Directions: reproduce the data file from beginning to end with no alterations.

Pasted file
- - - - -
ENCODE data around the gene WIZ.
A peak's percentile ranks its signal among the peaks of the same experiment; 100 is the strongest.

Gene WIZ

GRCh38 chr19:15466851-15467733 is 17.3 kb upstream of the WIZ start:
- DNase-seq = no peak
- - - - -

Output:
ENCODE data around the gene WIZ.
A peak's percentile ranks its signal among the peaks of the same experiment; 100 is the strongest.

Gene WIZ

GRCh38 chr19:15466851-15467733 is 17.3 kb upstream of the WIZ start:
- DNase-seq = no peak